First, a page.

Welcome back to our new Untapped Cities series on NYC’s Micro Neighborhoods, where we delve into long standing ethnic enclaves.
View of the neighborhood with the George Washington Bridge in the backdrop. Photo via Esra Realty.
Little Dominican Republic
Washington Heights, Manhattan
Amidst the hills of Upper Manhattan, one can find New York’s Little Dominican Republic. The Washington Heights neighborhood, also referred to by locals as “The Heights,” is pleasantly nestled between Fort Washington Park (whose secrets are revealed here) and Highbridge Park. Sharing the northernmost tip of Manhattan with its sister neighborhood Inwood, both communities hold one of the greatest concentrations of Dominicans not only throughout the five boroughs, but outside of the Dominican Republic. The migration of Dominicans into this section of the city has resulted in one of the most culturally vibrant neighborhoods on the island of Manhattan.
Sylvan Terrace in Washington Heights.
The Washington Heights neighborhood is bordered to the south by Harlem at 155th Street and to the north by Inwood at Hillside Avenue. At its eastern and western points, the neighborhood is cut off by both the Harlem and the Hudson Rivers. Both the A, the C and 1 subway lines allow access to the neighborhood, the latter of which runs along bustling Broadway. The 191st Street Station on the 1 line is the deepest subway station in New York City, at 180 feet below street level.
The neighborhood is among the most distinct in Manhattan due in part to its hilly landscape, which also holds the highest elevated point in Manhattan at 265 feet above sea level at what was the location of Fort Washington. This ‘hood also holds history evident in its name, appropriately titled after America’s very first president, George Washington (whose tooth can be found here!), who set up camp in the location during the Revolutionary War.
Wall art representing the neighborhood’s diversity. Photo via Repeating Islands.
Although Washington Heights saw many Irish immigrants and European Jews escaping Nazism back in the early 1900s, the neighborhood then witnessed an influx of Dominicans after the 1960s. It was then that the Dominicans became the majority in the neighborhood and here they established one of the most recognized ethnic enclaves throughout the city.
In the 2000s, Washington Heights saw a loss in its population due to neighborhood woes such as crime, and gentrification, both of which pushed many Dominicans across the Harlem River into neighborhoods like University Heights and Morris Heights in the Bronx. In recent years, the population of Dominicans has still been predominant in the neighborhood, even now when a new demographic presence is settling into the area.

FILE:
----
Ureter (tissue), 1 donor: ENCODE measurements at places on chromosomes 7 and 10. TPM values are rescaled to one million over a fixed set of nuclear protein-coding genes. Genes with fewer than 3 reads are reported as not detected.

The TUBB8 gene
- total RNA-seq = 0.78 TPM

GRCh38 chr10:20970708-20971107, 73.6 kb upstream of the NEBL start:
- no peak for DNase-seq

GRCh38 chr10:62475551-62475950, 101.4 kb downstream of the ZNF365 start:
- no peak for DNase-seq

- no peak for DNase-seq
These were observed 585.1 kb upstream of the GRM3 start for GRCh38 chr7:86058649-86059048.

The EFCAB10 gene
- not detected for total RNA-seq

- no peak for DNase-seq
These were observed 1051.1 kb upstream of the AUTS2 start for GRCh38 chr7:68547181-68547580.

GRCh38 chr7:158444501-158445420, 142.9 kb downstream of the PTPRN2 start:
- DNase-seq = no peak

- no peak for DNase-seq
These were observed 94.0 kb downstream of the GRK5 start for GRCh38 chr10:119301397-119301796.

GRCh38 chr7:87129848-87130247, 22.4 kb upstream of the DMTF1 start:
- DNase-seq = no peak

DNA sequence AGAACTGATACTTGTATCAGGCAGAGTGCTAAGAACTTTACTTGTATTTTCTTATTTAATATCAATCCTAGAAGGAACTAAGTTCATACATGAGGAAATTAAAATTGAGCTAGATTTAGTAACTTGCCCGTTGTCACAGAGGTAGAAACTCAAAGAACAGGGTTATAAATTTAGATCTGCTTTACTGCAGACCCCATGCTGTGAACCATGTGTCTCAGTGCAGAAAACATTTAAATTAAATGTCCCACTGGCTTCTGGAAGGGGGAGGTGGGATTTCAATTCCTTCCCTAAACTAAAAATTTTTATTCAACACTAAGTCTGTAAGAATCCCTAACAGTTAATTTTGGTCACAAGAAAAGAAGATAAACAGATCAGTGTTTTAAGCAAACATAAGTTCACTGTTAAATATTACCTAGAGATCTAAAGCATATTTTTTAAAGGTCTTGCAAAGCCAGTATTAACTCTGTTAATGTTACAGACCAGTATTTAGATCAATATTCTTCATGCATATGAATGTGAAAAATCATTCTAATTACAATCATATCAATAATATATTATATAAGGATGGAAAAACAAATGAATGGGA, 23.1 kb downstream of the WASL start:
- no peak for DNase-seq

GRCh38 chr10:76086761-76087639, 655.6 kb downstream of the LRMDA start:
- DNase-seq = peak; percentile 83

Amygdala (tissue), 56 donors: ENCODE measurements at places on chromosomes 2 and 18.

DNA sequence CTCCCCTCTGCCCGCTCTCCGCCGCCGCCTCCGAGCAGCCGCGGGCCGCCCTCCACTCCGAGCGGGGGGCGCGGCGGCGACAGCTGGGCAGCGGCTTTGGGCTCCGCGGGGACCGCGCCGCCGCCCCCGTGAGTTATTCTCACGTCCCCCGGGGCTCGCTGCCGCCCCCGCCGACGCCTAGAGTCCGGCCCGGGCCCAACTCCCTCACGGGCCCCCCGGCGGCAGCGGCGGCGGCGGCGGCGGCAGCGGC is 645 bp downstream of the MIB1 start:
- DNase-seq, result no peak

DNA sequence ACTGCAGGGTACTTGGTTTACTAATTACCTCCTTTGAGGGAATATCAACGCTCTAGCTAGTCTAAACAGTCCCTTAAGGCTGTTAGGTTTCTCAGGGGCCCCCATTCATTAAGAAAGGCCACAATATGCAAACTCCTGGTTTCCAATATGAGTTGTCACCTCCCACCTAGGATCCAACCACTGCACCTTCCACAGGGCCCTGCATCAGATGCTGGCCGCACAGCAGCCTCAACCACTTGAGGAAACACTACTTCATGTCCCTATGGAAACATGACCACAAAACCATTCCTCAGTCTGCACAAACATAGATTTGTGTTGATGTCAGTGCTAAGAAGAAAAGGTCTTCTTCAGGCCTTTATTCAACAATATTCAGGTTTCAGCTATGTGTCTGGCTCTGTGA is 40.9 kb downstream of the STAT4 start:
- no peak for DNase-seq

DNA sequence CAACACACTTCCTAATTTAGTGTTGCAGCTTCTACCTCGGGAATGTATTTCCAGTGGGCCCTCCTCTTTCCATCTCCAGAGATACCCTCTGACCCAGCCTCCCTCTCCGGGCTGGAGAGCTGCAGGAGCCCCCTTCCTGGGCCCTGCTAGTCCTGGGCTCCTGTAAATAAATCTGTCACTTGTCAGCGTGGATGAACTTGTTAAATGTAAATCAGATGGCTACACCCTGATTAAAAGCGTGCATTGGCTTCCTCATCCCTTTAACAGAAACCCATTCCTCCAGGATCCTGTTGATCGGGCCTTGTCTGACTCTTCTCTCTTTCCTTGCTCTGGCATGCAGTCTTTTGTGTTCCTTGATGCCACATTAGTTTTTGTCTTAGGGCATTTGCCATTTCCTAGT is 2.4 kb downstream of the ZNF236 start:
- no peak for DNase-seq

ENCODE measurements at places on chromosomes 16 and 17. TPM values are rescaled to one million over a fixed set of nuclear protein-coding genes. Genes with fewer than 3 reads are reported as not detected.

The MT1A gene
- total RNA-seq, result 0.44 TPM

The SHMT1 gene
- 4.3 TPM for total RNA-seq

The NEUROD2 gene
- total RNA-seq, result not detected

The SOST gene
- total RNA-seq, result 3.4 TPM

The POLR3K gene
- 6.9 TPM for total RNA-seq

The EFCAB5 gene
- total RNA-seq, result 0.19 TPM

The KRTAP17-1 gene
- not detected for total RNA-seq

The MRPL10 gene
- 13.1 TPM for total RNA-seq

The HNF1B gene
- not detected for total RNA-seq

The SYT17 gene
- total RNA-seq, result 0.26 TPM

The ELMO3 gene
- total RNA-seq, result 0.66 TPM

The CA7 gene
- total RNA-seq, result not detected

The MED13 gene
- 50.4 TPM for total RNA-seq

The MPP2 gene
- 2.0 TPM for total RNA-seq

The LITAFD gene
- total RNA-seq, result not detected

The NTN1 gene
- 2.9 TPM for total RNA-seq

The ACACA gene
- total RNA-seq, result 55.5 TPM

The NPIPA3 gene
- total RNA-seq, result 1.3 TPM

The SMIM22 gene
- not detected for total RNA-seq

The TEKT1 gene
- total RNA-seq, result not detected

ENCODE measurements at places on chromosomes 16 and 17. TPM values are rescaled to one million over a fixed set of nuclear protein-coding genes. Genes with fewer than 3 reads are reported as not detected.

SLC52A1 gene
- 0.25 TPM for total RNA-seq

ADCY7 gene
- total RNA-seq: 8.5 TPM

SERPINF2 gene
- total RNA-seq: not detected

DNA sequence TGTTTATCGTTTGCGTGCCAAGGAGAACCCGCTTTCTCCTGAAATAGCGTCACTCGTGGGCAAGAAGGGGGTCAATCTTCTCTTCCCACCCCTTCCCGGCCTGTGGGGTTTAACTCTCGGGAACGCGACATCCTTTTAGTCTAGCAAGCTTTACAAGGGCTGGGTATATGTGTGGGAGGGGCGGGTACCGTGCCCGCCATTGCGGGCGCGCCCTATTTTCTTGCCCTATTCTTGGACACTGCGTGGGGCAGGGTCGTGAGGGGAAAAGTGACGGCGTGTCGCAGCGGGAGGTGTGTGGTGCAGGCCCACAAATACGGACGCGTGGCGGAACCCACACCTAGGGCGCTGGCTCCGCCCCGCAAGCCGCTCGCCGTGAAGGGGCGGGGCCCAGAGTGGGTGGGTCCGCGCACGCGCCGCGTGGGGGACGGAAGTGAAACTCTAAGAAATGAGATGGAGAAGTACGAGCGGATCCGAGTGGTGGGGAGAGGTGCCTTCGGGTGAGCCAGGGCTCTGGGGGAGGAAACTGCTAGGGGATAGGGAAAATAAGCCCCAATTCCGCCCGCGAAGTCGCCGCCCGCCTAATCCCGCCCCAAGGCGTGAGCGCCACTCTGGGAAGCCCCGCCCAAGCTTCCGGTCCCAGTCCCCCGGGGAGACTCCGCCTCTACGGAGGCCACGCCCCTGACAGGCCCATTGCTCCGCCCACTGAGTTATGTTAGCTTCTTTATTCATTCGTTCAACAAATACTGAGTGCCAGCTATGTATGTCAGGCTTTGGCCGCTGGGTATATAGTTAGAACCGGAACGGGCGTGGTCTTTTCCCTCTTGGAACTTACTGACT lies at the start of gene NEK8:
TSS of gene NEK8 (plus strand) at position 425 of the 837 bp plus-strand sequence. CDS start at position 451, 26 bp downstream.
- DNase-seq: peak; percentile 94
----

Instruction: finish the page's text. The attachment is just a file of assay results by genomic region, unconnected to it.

Washington Heights flaunts its traditional character proudly. It is visible in the plentiful flags of the Dominican Republic hung in apartment windows. Once in the neighborhood, Spanish becomes ubiquitous. Terms often used by Dominicans such as “Dimelo” and “Que lo que” (both Spanish for “What’s up”) are heard down every block. Spoken Spanish is only faded out by the ascending volume of Bachata, a Latin musical genre originating from the Dominican Republic, blasting from vehicles and apartment buildings alike. Here, you’ll observe families and friends congregating in the streets, dancing in the nearby parks, or people watching. It is a neighborhood of families and neighbors whose culture resonates throughout.
El Malecon restaurant. Photo via El Malecon.
Broadway serves as Washington Heights’ main commercial artery with a number of mom and pop specialty shops, Dominican cuisine locales, along with more recognized chain retailers. Among the numerous eateries, El Malecon proves to be a more popular presence in the neighborhood specializing in authentic Latin cooking. El Malecon features traditional Dominican dishes such as “mangu” or mashed green plantains, and “sancocho,” which is Dominican-style stew.
For those in search of a more sophisticated dining experience, consider Saggio on 181st Street. You can’t go wrong with its intimate dimly lit atmosphere and delicious array of Italian entrées. These and many more now cater to an evolving community in the neighborhood and have become frequent destinations for Harlem dwellers and others who live throughout the city.
Not only can Washington Heights impress its residents with an immersive cultural ambiance, but it also grants visitors access to ample nature and parkland not found in much of Manhattan. To the west, overlooking the Hudson River and New Jersey Palisades, there is Fort Washington Park. Home of the George Washington Bridge and its lesser known Jeffrey Hook’s Lighthouse, Fort Washington Park features beautiful views of the Manhattan shoreline. Not far east, is Highbridge Park, site of New York City’s oldest standing bridge, the High Bridge.
There are no shortages of greenery with nearby Fort Tryon Park, and Inwood Hill Park. If in Fort Tryon Park, it would be a grave mistake to overlook the The Cloisters Museum. With its breathtaking architecture gathered from cloistered abbeys in Europe and its extensive collection of medieval artwork and artifacts, it is one of a kind in New York City.
Regardless of your plans in the neighborhood, Washington Heights is sure to leave visitors with no deficiency in cultural enlightening. Whether it be indulging in the many Dominican eateries, marveling at the artistic institutions or just taking in the green space, Washington Heights holds its own as one of New York City’s most unique neighborhoods.
Get in touch with the author: @Brennan_NYC